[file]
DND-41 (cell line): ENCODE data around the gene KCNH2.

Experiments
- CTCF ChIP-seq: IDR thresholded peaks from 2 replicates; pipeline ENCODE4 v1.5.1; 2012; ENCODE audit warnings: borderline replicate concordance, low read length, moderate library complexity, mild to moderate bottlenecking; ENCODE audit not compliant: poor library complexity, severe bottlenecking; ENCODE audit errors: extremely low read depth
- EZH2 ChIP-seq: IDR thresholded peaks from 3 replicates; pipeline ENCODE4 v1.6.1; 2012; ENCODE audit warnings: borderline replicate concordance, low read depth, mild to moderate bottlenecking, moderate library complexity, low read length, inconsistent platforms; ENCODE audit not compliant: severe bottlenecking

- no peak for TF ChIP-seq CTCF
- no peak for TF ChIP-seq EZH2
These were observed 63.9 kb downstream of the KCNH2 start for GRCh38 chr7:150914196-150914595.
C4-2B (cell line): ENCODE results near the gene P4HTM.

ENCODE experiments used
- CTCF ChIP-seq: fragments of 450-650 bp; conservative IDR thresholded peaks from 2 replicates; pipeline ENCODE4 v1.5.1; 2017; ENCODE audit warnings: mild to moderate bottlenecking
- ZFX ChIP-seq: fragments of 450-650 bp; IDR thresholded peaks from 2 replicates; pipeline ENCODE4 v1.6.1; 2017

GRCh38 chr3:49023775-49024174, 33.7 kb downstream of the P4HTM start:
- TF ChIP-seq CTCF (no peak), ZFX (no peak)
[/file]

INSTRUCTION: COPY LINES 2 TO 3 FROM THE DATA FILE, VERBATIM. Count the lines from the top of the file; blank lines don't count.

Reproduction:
Experiments
- CTCF ChIP-seq: IDR thresholded peaks from 2 replicates; pipeline ENCODE4 v1.5.1; 2012; ENCODE audit warnings: borderline replicate concordance, low read length, moderate library complexity, mild to moderate bottlenecking; ENCODE audit not compliant: poor library complexity, severe bottlenecking; ENCODE audit errors: extremely low read depth